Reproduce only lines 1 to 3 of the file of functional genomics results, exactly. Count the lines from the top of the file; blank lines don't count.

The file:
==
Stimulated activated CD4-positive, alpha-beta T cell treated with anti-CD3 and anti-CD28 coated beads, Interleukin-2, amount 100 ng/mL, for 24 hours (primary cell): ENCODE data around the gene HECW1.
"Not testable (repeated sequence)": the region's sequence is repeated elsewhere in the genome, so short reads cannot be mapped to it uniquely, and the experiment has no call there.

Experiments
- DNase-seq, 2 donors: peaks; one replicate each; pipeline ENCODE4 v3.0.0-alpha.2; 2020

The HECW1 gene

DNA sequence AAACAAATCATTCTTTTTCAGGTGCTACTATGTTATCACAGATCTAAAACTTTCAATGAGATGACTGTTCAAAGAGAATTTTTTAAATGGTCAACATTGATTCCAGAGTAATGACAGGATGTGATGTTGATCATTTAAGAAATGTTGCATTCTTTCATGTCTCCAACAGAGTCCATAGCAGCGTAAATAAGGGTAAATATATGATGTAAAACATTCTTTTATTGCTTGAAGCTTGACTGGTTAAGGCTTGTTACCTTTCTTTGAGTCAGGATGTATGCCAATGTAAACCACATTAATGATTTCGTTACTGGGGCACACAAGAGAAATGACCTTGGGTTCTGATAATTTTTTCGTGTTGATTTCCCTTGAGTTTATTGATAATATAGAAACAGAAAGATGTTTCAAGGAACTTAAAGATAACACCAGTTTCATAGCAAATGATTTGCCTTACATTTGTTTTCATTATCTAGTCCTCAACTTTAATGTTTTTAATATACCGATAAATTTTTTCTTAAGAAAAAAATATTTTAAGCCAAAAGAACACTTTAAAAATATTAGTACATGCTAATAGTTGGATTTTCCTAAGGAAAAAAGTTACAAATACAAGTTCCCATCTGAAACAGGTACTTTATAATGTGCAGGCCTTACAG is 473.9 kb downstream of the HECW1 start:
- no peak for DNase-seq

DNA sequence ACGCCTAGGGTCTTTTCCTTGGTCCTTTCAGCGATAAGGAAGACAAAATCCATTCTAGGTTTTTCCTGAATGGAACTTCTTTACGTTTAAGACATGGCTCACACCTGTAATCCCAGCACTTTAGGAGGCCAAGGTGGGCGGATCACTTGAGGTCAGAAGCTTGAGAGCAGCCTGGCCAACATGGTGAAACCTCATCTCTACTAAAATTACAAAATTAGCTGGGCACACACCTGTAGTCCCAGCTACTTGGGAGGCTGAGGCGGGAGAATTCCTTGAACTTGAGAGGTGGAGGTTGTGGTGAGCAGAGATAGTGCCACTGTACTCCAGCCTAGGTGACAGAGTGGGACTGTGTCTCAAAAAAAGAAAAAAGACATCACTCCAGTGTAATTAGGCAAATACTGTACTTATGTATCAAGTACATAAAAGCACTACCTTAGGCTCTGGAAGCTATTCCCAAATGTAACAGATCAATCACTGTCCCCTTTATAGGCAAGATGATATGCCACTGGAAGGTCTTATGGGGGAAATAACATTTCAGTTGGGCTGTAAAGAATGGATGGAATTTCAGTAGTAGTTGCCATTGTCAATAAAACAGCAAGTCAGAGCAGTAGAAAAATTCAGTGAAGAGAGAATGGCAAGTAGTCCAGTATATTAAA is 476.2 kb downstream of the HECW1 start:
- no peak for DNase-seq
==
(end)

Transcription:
Stimulated activated CD4-positive, alpha-beta T cell treated with anti-CD3 and anti-CD28 coated beads, Interleukin-2, amount 100 ng/mL, for 24 hours (primary cell): ENCODE data around the gene HECW1.
"Not testable (repeated sequence)": the region's sequence is repeated elsewhere in the genome, so short reads cannot be mapped to it uniquely, and the experiment has no call there.

Experiments